Best friends 18 YO Dessi and Emma fall out after Dessi is unable to travel north for an end of school celebration and Emma asks Dessi to look after her new boyfriend.
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THE title of this new YA release could lead readers to expect a straight romance. Yet while Dessi’s first real experience of love is central to the theme of this novel, deeper issues of loyalty, trust and betrayal are integral to the plot. Cultural differences are also a key element.
Dessi and Emma are best friends like their mothers before them and can’t imagine anything or anyone ever coming between them. They’ve just graduated from high school and are looking forward to Schoolies celebrations on the Gold Coast with a group of mates while waiting to find out if they’ve been accepted into their chosen university courses. When Dessi is injured in a traffic accident and must stay home to recuperate, Emma asks her new boyfriend and her best friend to look after each other while she’s away. What Emma couldn’t have foreseen was the instant attraction between Dessi and the older, darkly exotic Middle Eastern Abdul. Dessi’s romance threatens to destroy a friendship that promised to last a lifetime. To complicate matters, Abdul’s family is far from welcoming of his Australian girlfriend.
1. DESSI, Melbourne
I prop my right leg onto a stool and poke a knitting needle inside the walking-brace boot. It’s early. Just after nine. My mother, Hannah, is at work. My father, Graham, is hammering in the backyard. My brother, Jeremy, is at school. The silent TV flickers between commercials and scenes from a bloody terrorist attack. For all I care, it could be announcing the start of World War Three...
A fortnight ago all I had to worry about is which university will give me a place. But last day of school, backpacks crammed with books and files I never wanted to see again, we were halfway home when the skies opened up. Wet hair plastered across her face, my best friend, Emma, glimpsed Jon McKenna’s beat-up car and signalled him to stop.
I grabbed her arm. ‘I’m not getting in with him.’
I claim Jon should be forced to wear a sign: ‘Beware. Accident approaching.’ Besides, ever since I refused to date him anymore and that was only because Emma talked me into it saying ‘he’s so into you, give him another go…’ he always looked hurt whenever he saw me.
So avoiding eye contact, I climbed into the rear.
Emma slid into the front passenger seat.
Jon hit the accelerator.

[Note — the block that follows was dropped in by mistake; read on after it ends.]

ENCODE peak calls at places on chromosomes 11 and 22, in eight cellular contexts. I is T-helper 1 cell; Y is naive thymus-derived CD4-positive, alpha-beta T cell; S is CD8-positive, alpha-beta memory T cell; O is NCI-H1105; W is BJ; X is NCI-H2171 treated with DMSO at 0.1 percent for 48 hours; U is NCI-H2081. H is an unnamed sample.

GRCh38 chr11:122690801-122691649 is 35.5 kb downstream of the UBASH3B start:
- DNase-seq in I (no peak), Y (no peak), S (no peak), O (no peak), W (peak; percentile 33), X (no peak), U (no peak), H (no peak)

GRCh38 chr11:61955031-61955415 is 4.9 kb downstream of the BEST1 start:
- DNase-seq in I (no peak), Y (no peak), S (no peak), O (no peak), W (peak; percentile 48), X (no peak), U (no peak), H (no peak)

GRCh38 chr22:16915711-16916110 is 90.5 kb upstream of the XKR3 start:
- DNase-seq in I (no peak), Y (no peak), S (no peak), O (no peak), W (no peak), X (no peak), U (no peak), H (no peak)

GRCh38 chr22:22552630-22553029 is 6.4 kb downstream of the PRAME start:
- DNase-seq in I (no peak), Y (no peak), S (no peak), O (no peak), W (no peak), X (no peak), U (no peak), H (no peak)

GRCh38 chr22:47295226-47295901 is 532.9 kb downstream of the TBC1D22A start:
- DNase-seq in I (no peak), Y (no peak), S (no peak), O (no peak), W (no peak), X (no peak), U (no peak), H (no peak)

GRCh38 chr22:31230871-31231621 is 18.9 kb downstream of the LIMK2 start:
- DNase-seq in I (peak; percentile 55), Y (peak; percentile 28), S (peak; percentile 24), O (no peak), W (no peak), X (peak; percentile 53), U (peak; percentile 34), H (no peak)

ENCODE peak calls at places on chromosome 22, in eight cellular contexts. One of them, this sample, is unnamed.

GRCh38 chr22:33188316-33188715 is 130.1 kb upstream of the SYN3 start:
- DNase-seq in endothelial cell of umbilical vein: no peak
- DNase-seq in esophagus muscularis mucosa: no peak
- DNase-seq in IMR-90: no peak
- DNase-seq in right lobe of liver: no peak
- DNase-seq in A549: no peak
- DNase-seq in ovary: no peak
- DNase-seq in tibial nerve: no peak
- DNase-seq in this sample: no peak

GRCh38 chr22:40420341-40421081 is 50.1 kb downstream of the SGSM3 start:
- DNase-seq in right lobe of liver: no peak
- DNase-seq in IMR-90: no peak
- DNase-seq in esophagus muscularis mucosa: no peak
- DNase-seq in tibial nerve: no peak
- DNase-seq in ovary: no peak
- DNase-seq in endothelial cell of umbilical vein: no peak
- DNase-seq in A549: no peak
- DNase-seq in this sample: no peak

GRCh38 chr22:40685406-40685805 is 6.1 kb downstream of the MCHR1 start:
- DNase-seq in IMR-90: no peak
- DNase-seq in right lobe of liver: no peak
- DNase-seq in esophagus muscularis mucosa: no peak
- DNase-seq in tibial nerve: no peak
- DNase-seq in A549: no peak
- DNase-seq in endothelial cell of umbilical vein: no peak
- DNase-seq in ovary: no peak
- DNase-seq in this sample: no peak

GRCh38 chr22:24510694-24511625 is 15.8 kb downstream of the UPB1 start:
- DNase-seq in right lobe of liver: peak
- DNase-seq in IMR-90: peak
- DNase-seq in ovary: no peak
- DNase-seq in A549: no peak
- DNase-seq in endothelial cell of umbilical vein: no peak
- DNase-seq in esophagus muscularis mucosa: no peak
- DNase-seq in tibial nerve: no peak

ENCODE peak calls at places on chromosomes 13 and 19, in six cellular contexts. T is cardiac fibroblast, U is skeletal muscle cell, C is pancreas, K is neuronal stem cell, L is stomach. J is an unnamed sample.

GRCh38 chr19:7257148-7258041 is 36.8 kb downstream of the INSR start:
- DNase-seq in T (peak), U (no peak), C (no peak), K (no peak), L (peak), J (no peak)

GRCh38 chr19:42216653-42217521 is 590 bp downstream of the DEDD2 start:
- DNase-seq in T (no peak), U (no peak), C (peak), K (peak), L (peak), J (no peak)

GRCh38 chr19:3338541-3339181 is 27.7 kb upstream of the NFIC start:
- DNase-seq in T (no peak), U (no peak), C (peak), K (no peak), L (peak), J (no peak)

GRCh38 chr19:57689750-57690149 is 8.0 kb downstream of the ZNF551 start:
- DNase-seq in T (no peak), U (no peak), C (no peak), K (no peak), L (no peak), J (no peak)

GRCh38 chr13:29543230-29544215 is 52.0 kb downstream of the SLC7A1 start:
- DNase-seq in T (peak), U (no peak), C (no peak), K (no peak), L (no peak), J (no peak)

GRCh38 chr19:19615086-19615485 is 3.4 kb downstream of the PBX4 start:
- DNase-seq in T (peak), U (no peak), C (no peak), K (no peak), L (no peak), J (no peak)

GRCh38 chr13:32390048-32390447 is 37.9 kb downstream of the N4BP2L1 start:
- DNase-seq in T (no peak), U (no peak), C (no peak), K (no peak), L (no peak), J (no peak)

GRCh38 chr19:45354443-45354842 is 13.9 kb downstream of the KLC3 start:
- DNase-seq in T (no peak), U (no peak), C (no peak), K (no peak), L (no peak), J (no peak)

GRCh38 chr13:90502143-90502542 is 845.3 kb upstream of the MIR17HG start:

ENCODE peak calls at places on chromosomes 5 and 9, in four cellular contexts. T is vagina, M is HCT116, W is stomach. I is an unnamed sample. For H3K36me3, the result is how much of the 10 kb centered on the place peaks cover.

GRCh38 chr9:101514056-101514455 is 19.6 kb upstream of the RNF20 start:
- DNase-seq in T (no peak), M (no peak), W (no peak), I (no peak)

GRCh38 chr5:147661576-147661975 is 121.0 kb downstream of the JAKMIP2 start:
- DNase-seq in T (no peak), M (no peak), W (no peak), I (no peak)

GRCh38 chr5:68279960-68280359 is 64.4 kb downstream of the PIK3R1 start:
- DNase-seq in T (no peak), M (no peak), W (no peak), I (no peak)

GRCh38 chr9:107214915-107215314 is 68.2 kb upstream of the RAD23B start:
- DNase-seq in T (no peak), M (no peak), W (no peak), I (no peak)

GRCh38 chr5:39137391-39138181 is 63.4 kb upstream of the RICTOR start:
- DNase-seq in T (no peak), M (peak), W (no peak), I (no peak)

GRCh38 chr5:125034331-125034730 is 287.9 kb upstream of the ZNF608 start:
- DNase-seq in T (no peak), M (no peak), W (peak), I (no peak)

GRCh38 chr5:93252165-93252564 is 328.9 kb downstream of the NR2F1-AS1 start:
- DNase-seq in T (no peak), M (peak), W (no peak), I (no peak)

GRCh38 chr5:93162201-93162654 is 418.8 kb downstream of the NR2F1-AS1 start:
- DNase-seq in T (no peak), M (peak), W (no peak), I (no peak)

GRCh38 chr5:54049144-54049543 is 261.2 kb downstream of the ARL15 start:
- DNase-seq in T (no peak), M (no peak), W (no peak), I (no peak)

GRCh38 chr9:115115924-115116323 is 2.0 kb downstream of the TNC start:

Maybe if I’d sat beside him, that collision might never have happened. But he kept eyeing me in his mirror instead of concentrating on the road.
He didn’t see that other car. Swerving to avoid it, he went straight into a tree.
Emma escaped with badly bruised ribs.
Jon was mildly concussed.
But the driver’s seat slid back jamming itself onto my right leg fracturing my ankle in four places. The result was two operations, three weeks in hospital and a fortnight in a rehab inhabited by seniors having hip and knee replacements. I never got to the end-of-year parties. Never wore the silk green strapless bought specially for the Formal. And now I’m not going on holiday.
Tears start to my eyes. I’m like this a lot. Weak and sick from pain and too many medicines, at the same time breathless with anger and frustration.
Before my face crumples completely, Dad staggers in with an old leather chest. ‘Belonged to your great-aunts,’ he tells me.
I rub my cheeks on my sleeve and hop over to inspect his find. ‘You going to trash it?’ He dusts the top with an oily rag. ‘Some of this stuff might be valuable. Shame you only knew the great-aunts when they were old.’
Graham’s talking about his great aunts Ella and Lilbet. Searching inside the chest, he’s saying ‘Amazing to think how those two stayed here all their lives.’
Mildly distracted, I say, ‘Twins, weren’t they?’
‘Neither ever married. They were always close.’
I manage a tiny smile. ‘Lesos?’
He frowns. ‘How would I know? When I was your age, sex was never discussed.’
This time I openly grin. He’s so sensitive to any criticism of his family. ‘Good of them to leave you this house,’ I concede. Then, as if I haven’t repeated this a million times already, ‘But it’s still crap living here.’ While I was in hospital, Dad moved us from our comfortable double-storey house in East Bentleigh to this decrepit villa in South Melbourne.
‘Since I left teaching we need more cash,’ he reminds me. ‘So renting our old home gives us income. Meanwhile I do this house up, sell, make a profit and we go back home.’
My eyes roll. But I’m sick of arguing. A bird squawks outside the window. A car starts up next door. Distant traffic rumbles. My gaze wanders around extra high ceilings, dingy walls, chipped paint, broken floorboards, cracked leadlight windows, an old bookcase morphed into a pantry. It’s all too awful.
‘I really miss my old room.’
‘I know. That accident was such bad luck.’
Bad luck? Didn’t it happen because Emma was so insistent about getting home to her kittens... because of Jon’s crazy driving… because... because...
Too late! He’s already out the door.
I grab my crutches and hop down a narrow passage cluttered with cartons to the most basic of bathrooms. Though the shaving mirror sits high, I’m tall enough to see a girl with dark very curly hair, a high forehead, hazel eyes, pronounced cheekbones, the short distance between her nose and lip giving a soft vulnerable look now emphasised by a sickroom pallor.
The only positive is losing the three kilo I put on while studying.
I peer at my teeth. At least they’re still straight and white.
Exhausted by even this tiny effort, I hop back down the hall, settle into a chair, and wait for this ankle to stop aching.
How to fill in the rest of the day?
I know I’ll sit here angry, frustrated and tearful. I know I’ll end up brooding about not going to the Gold Coast, and how much I’ll miss Emma.